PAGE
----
Thursday, 27 January 2011
Art and Health
As part of the 800th celebrations, Quentin Blake, renowned illustrator presented the University with a 70-foot-long mural depicting famous alumni from the University of Cambridge. This was placed in one of the main corridors at Addenbrooke's Hospital, and forms part of Addenbrooke's Art Walk. I'll return to the mural later.
The Art Walk and the Art in Hospitals movement raises some interesting questions about the place of art in hospitals. The question is not so much about whether there should be art displayed in hospitals, but whether there is any health gain in them being displayed.
On the other hand, Dr Lee Elliot Major, writing in The Telegraph, and after initial scepticism, argues the case for giving us art for health's sake. She noted that nearly 400 academic papers had been identified showing the beneficial impact of the arts. She draws attention to one study carried out by Dr Rosalia Staricoff at Chelsea and Westminster Hospital. It found that the length of stay of patients on a trauma and orthopaedic ward was one day shorter when they experienced visual arts and live music, while their need for pain relief was significantly less than for those in a control group. Visual arts and live music also reduced levels of depression by a third in patients undergoing chemotherapy. Dr Major quotes Carol Jennings, the renal transplant co-ordinator at Great Ormond Street Hospital as saying, "The opportunity to take part in something creative can offer optimism, a welcome break in a life preoccupied with blood tests and the knowledge that their existence can never be as carefree as that of their friends".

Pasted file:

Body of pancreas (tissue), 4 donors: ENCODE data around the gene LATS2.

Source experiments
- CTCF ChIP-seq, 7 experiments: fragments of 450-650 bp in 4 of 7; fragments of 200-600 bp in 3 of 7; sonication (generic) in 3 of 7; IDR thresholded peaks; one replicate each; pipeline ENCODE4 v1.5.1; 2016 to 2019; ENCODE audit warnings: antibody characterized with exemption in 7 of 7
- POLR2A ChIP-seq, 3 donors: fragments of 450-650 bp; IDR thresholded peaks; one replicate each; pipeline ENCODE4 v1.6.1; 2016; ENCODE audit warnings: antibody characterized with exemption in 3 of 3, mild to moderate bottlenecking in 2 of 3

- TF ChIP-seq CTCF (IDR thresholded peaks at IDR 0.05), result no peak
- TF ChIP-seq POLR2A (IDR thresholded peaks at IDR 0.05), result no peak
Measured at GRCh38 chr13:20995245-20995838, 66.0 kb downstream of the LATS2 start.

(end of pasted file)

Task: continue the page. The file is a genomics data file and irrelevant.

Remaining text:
The fact that some people do not want to see pictures of jaunty fishing boats, does not detract from the overall value of this kind of art for the vast majority of people. Roger Ulrich and Craig Zimring, in their work, The Role of the Physical Environment in the Hospital of the 21st Century, say, "Results suggest a consistent pattern wherein the great majority of patients respond positively to representational nature art, but many react negatively to chaotic abstract art. Although nature pictures and other emotionally appropriate art elicit positive reactions, there is also evidence that inappropriate art styles or image subject matter can increase stress and worsen other outcomes".
I like the words of Kathy Hathorn, President of American Art Resources, "Throughout time, art has reached out to the human soul and touched the spirit of the beholder. Its ability to provide solace, inspiration and hope, makes it an indispensable element of the total health care environment".
The mural is well worth seeing. Described as Cambridge's answer to the Bayeux Tapestry, it consists of 15 original drawings depicting different episodes from the University's history. Quentin Blake is a graduate of Cambridge, and his unique style will be well known to readers of Roald Dahl's children's books. He depicts well known, and less well known important characters over the centuries. Do click on the link below to see a slide show of the mural, narrated by Quentin Blake himself.
Any comments on the slide show or art in hospital will be welcomed.